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Thayer Partners Blog

The 3 Key Phases of Successful Retirement Planning: Where Are You Now?

[fa icon="calendar"] Jun 1, 2016 9:00:00 AM / by Chris Wilmerding

Chris Wilmerding

The_3_Key_Phases_of_Successful_Retirement_Planning-_Where_Are_You_Now.jpgEveryone knows the importance of retirement planning these days, but fewer people remember that, like all good plans, a successful retirement strategy has multiple stages and tangible goals. Use this guide to the 3 key phases of successful retirement planning to determine where you are in your plan—and how you can get to the next stage.

1. The Accumulation Phase

Maybe you’re in your accumulation phase right now—and actually, you may have been for a while. The accumulation phase begins when you enter the workforce (which may have been some time ago if you’re thinking about retiring any time soon) and doesn’t end until you leave the workforce.

Why is the accumulation phase important? Quite simply because this is the stage of your plan when you’re actively accumulating funds and setting them aside for later use. Many, many folks leave saving for retirement until late in the accumulation phase, bur the earlier you can get started, the better. If you’re nearing the end of the accumulation phase though, don’t worry: you still have time. No matter how close to (or far from) retirement you think you are, you can actively build your future through multiple income streams, including contributions to 401Ks, IRAs, life insurance policies, deferred income annuities, and your investment portfolio. A diversified set of income streams from some or all of these sources—plus Social Security—can help guarantee that you’ll have enough to retire comfortably.

2. The Retirement Income Planning Phase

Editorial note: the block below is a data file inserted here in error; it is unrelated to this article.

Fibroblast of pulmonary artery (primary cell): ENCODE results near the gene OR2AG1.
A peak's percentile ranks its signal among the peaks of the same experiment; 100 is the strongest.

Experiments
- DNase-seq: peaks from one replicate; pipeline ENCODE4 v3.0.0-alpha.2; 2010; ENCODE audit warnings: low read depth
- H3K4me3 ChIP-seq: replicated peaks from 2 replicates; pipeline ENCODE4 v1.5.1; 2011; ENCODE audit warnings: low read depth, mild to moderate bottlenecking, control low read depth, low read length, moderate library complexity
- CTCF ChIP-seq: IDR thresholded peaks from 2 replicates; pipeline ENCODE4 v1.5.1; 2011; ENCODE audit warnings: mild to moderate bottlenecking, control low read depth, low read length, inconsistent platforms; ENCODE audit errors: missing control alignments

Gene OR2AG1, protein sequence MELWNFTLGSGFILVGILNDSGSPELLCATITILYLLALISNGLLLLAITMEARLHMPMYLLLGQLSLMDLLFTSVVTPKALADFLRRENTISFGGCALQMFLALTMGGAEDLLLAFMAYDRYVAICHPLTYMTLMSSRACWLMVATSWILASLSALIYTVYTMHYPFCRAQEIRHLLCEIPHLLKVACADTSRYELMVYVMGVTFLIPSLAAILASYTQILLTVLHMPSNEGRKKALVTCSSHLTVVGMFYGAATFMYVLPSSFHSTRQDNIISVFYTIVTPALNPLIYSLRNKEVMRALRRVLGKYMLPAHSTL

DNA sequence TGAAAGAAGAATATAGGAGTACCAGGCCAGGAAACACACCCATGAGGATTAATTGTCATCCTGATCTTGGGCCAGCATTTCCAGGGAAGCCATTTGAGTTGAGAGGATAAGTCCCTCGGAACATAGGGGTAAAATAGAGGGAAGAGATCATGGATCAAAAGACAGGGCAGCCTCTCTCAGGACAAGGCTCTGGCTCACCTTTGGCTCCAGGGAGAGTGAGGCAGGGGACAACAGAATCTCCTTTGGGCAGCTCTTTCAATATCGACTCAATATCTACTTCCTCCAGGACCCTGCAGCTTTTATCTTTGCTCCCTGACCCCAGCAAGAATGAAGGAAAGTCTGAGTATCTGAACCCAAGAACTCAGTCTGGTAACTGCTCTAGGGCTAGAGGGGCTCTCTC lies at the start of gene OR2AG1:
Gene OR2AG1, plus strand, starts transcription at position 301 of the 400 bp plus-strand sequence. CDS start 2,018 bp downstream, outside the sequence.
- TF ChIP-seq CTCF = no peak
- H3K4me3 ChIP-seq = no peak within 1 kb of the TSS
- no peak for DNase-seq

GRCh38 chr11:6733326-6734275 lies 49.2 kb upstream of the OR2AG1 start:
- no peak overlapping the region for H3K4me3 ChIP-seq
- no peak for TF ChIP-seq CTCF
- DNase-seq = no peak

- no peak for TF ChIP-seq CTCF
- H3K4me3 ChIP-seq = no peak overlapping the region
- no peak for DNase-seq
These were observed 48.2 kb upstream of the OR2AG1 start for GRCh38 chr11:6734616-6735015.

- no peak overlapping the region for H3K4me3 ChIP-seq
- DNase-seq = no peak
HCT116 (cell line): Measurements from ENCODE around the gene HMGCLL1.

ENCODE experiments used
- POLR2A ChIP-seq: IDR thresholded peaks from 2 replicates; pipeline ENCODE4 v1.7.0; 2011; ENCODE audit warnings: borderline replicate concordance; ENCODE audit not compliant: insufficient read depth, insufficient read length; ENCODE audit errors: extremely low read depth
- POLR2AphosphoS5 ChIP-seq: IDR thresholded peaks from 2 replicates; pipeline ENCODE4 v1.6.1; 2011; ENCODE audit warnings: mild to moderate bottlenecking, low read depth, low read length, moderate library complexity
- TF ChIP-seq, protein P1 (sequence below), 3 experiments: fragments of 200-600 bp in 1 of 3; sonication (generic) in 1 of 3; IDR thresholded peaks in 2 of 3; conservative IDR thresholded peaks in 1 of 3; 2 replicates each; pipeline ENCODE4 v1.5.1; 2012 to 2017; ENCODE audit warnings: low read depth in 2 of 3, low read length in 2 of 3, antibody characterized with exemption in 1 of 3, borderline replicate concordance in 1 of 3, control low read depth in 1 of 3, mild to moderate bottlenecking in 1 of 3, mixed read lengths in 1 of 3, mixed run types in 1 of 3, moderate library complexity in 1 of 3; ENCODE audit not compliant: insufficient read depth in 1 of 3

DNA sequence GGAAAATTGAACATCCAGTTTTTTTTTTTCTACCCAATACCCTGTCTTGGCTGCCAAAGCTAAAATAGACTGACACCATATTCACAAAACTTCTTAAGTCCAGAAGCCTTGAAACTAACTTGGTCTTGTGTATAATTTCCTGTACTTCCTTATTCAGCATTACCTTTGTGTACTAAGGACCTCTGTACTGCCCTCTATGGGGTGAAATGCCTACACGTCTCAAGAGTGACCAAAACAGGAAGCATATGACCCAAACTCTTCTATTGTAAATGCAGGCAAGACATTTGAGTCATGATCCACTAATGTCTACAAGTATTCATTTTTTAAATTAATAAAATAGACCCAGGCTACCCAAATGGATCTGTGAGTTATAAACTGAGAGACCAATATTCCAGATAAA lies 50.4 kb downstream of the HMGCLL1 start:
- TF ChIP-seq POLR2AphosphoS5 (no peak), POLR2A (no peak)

It might seem a little strange to call one of the stages in your retirement planning the “retirement income planning” phase, but this is a critically important period. It is the transition between the accumulation phase and the distribution phase, a time of scrutinizing household budgets, supplemental health plans, as well as reviewing your relocation and downsizing options. Approximately 10 years before you want to retire, you should be taking stock of the income streams you’ve built over your time in the workforce to ensure you’re ready to retire comfortably.

Lots of people don’t actively think about retirement and their savings until they’ve entered this phase (even though you should be thinking about it for much longer). That’s because, unlike the accumulation phase, the retirement income-planning phase feels much more tangible for people: they’re working toward a particular goal. This is the stage when you’d meet with a financial planner, review your portfolios, discuss your options for additional and diversified income, and work on accelerated savings and growth if need be. 

In the retirement income planning phase, people may create monthly budgets to compare to projected retirement income and discuss creating other streams of income to help support them in retirement. You might also discuss your Social Security strategy, to make sure you’re taking full advantage of the options that will benefit you the most when you enter the third and final phase. Your financial planner can help you tailor a plan that will help you met your goals.

3. The Distribution Phase

You’ve done all the planning and all the saving in the last two steps, so the distribution phase might not really seem like a phase but an end goal. After all, this is the stage you enter when you actually retire. Now, instead of planning for retirement or actively accumulating funds, you’re using the funds you built in the last two steps to support yourself in retirement. The distribution phase is all about enjoying the fruits of your hard work and careful planning. You might meet with your financial planner periodically to determine if any adjustments are needed. While you’re not actively accumulating wealth any longer, your portfolio might still be increasing in value, which can help you offset unexpected costs if your situation changes.

No matter which phase of retirement planning you’re in now, meeting with a financial planner is a good idea to ensure that you are doing everything you can to prepare for a comfortable retirement.

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Topics: Retirement Planning

Chris Wilmerding

Written by Chris Wilmerding

Chris Wilmerding is Principal of Thayer Partners, an independent investment management firm located in Westwood, MA providing financial planning and wealth management counsel to individuals and their families.

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